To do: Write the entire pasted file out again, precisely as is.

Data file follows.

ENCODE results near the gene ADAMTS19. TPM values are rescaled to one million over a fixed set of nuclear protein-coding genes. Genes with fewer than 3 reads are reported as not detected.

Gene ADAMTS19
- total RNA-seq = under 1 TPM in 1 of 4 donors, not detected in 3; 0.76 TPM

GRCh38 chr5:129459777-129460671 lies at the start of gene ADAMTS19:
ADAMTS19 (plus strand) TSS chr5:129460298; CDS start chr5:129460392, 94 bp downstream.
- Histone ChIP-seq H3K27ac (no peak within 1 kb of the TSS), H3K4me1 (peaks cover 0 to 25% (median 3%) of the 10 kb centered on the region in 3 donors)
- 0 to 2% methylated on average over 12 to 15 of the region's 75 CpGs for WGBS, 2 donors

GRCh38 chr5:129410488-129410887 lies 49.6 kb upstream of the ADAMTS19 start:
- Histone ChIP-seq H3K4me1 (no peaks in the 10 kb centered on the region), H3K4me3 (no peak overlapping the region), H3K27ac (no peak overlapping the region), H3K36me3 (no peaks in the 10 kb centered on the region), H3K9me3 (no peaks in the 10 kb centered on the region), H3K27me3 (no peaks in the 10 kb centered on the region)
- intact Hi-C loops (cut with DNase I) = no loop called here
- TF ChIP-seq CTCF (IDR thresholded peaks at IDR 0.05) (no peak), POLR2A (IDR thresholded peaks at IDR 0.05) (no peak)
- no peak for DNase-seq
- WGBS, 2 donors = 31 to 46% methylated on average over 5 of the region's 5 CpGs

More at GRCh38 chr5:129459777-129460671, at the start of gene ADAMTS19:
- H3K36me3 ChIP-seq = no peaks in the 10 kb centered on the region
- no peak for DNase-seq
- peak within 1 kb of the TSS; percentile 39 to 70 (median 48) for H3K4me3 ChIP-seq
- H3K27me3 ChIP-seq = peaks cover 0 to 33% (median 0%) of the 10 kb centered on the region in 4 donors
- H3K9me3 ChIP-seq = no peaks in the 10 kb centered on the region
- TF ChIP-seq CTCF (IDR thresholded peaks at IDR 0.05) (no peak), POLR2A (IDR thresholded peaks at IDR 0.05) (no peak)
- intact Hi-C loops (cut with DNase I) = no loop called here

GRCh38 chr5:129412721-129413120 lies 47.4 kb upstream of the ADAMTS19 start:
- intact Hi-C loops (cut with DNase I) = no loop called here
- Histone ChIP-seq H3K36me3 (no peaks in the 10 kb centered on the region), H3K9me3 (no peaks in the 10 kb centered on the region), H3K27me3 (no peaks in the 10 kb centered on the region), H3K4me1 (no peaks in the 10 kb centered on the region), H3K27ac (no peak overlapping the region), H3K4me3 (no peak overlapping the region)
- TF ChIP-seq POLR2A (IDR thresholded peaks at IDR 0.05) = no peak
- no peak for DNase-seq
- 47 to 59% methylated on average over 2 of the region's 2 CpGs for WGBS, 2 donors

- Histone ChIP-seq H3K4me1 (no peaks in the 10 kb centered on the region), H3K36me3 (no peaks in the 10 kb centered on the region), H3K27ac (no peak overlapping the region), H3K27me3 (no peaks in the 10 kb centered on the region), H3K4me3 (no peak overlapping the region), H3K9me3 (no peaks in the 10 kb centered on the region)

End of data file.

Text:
ENCODE results near the gene ADAMTS19. TPM values are rescaled to one million over a fixed set of nuclear protein-coding genes. Genes with fewer than 3 reads are reported as not detected.

Gene ADAMTS19
- total RNA-seq = under 1 TPM in 1 of 4 donors, not detected in 3; 0.76 TPM

GRCh38 chr5:129459777-129460671 lies at the start of gene ADAMTS19:
ADAMTS19 (plus strand) TSS chr5:129460298; CDS start chr5:129460392, 94 bp downstream.
- Histone ChIP-seq H3K27ac (no peak within 1 kb of the TSS), H3K4me1 (peaks cover 0 to 25% (median 3%) of the 10 kb centered on the region in 3 donors)
- 0 to 2% methylated on average over 12 to 15 of the region's 75 CpGs for WGBS, 2 donors

GRCh38 chr5:129410488-129410887 lies 49.6 kb upstream of the ADAMTS19 start:
- Histone ChIP-seq H3K4me1 (no peaks in the 10 kb centered on the region), H3K4me3 (no peak overlapping the region), H3K27ac (no peak overlapping the region), H3K36me3 (no peaks in the 10 kb centered on the region), H3K9me3 (no peaks in the 10 kb centered on the region), H3K27me3 (no peaks in the 10 kb centered on the region)
- intact Hi-C loops (cut with DNase I) = no loop called here
- TF ChIP-seq CTCF (IDR thresholded peaks at IDR 0.05) (no peak), POLR2A (IDR thresholded peaks at IDR 0.05) (no peak)
- no peak for DNase-seq
- WGBS, 2 donors = 31 to 46% methylated on average over 5 of the region's 5 CpGs

More at GRCh38 chr5:129459777-129460671, at the start of gene ADAMTS19:
- H3K36me3 ChIP-seq = no peaks in the 10 kb centered on the region
- no peak for DNase-seq
- peak within 1 kb of the TSS; percentile 39 to 70 (median 48) for H3K4me3 ChIP-seq
- H3K27me3 ChIP-seq = peaks cover 0 to 33% (median 0%) of the 10 kb centered on the region in 4 donors
- H3K9me3 ChIP-seq = no peaks in the 10 kb centered on the region
- TF ChIP-seq CTCF (IDR thresholded peaks at IDR 0.05) (no peak), POLR2A (IDR thresholded peaks at IDR 0.05) (no peak)
- intact Hi-C loops (cut with DNase I) = no loop called here

GRCh38 chr5:129412721-129413120 lies 47.4 kb upstream of the ADAMTS19 start:
- intact Hi-C loops (cut with DNase I) = no loop called here
- Histone ChIP-seq H3K36me3 (no peaks in the 10 kb centered on the region), H3K9me3 (no peaks in the 10 kb centered on the region), H3K27me3 (no peaks in the 10 kb centered on the region), H3K4me1 (no peaks in the 10 kb centered on the region), H3K27ac (no peak overlapping the region), H3K4me3 (no peak overlapping the region)
- TF ChIP-seq POLR2A (IDR thresholded peaks at IDR 0.05) = no peak
- no peak for DNase-seq
- 47 to 59% methylated on average over 2 of the region's 2 CpGs for WGBS, 2 donors

- Histone ChIP-seq H3K4me1 (no peaks in the 10 kb centered on the region), H3K36me3 (no peaks in the 10 kb centered on the region), H3K27ac (no peak overlapping the region), H3K27me3 (no peaks in the 10 kb centered on the region), H3K4me3 (no peak overlapping the region), H3K9me3 (no peaks in the 10 kb centered on the region)